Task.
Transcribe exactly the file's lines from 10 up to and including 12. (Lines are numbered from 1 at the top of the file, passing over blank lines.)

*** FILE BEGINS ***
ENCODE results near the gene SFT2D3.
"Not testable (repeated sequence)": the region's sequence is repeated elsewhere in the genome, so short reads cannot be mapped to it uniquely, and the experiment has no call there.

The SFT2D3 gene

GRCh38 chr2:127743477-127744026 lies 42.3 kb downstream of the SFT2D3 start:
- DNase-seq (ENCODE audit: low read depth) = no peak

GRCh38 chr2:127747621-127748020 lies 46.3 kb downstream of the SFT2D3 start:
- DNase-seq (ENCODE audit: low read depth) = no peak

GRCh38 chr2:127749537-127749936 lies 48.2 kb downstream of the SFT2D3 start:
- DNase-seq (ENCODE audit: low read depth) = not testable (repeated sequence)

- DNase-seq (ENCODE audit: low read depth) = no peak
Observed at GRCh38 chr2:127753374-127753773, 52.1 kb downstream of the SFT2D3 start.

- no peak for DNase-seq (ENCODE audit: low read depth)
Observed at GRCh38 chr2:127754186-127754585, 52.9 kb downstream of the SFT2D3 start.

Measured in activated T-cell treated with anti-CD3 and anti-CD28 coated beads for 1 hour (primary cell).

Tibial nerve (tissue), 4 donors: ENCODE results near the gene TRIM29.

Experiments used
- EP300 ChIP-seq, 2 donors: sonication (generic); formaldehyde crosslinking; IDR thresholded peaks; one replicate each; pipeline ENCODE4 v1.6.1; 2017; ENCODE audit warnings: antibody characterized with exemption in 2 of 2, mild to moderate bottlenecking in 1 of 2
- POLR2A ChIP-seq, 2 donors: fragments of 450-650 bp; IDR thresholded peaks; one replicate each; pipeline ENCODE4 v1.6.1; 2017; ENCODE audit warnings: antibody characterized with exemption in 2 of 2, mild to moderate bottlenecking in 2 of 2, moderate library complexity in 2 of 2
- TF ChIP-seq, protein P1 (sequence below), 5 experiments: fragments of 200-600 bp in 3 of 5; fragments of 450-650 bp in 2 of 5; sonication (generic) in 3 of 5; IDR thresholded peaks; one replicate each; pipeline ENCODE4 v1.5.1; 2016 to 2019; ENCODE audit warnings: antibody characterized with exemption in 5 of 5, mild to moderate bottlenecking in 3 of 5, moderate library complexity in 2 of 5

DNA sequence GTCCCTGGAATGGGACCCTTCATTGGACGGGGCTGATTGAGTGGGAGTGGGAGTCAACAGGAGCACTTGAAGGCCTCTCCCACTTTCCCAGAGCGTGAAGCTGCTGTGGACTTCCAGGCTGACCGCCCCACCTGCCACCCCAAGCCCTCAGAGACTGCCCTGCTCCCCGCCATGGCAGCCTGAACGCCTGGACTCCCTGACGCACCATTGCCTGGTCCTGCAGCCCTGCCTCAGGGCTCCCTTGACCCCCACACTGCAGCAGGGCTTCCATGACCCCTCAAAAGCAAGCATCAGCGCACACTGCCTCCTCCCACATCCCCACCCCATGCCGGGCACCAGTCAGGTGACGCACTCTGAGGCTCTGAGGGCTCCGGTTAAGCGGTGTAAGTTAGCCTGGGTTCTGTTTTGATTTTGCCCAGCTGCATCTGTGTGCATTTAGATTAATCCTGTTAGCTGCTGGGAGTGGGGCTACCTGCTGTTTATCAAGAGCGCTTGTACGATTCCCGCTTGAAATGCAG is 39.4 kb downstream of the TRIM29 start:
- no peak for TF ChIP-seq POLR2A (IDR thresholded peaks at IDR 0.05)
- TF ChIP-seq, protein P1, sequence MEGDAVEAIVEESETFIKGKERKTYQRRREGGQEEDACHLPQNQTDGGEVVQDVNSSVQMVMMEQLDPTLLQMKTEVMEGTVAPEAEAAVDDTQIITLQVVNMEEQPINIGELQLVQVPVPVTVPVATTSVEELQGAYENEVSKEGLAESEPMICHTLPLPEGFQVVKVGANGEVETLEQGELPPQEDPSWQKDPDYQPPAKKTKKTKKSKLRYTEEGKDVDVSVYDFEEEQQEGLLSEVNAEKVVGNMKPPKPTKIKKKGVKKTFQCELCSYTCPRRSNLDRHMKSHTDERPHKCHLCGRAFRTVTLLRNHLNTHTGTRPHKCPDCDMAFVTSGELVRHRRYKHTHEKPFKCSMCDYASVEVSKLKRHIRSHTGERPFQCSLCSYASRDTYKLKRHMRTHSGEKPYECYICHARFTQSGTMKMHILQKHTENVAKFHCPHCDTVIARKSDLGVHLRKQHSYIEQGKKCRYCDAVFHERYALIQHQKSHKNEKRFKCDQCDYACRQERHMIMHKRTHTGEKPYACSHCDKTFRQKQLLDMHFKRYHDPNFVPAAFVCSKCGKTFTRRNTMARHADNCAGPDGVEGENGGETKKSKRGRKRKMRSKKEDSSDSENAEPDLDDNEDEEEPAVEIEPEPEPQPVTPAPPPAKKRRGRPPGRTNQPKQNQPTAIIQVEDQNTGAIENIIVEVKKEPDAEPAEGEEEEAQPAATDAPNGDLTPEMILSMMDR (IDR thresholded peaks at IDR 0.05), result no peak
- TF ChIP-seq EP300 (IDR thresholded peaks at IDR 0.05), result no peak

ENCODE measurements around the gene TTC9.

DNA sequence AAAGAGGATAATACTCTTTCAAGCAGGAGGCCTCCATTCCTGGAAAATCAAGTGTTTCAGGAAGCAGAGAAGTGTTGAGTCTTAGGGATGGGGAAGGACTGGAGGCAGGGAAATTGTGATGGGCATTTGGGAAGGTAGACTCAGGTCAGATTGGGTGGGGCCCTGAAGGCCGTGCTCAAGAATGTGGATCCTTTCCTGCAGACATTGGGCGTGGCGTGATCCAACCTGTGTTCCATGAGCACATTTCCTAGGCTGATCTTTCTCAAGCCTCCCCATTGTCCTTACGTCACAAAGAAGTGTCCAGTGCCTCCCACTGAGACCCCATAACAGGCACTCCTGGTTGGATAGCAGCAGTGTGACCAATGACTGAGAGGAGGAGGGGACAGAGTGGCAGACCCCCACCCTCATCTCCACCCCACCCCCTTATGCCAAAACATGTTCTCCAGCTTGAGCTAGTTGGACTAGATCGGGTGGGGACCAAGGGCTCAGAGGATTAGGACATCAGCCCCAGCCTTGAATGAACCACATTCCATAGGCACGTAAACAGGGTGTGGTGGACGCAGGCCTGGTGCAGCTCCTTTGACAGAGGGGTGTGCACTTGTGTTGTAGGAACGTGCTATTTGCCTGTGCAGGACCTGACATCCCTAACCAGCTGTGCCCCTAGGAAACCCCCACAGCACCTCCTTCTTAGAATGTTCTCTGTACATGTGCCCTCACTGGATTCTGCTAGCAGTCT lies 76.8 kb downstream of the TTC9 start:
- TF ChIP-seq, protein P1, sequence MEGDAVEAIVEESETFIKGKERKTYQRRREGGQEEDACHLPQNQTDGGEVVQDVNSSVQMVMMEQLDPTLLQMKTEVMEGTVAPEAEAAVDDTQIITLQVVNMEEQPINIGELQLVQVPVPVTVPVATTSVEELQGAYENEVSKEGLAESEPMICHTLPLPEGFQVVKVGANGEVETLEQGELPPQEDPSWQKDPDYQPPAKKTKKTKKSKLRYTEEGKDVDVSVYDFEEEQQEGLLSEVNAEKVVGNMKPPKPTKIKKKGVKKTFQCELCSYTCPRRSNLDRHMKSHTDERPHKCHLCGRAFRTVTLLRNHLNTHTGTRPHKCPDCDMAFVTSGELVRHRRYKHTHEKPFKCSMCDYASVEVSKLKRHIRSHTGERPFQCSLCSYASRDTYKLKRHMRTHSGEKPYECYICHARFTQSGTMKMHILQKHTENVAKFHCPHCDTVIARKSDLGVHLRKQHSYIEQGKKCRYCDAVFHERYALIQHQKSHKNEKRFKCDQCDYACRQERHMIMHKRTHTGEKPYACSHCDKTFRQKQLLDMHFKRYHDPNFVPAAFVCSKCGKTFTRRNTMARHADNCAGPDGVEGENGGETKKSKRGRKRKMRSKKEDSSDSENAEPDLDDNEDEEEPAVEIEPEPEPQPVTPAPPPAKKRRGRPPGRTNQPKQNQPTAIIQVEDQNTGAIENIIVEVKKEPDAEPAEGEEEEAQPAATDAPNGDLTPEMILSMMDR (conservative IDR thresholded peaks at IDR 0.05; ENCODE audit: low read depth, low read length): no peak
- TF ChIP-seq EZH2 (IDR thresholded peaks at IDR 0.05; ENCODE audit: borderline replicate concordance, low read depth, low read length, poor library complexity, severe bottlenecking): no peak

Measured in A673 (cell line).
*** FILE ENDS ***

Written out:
- DNase-seq (ENCODE audit: low read depth) = no peak
Observed at GRCh38 chr2:127753374-127753773, 52.1 kb downstream of the SFT2D3 start.

- no peak for DNase-seq (ENCODE audit: low read depth)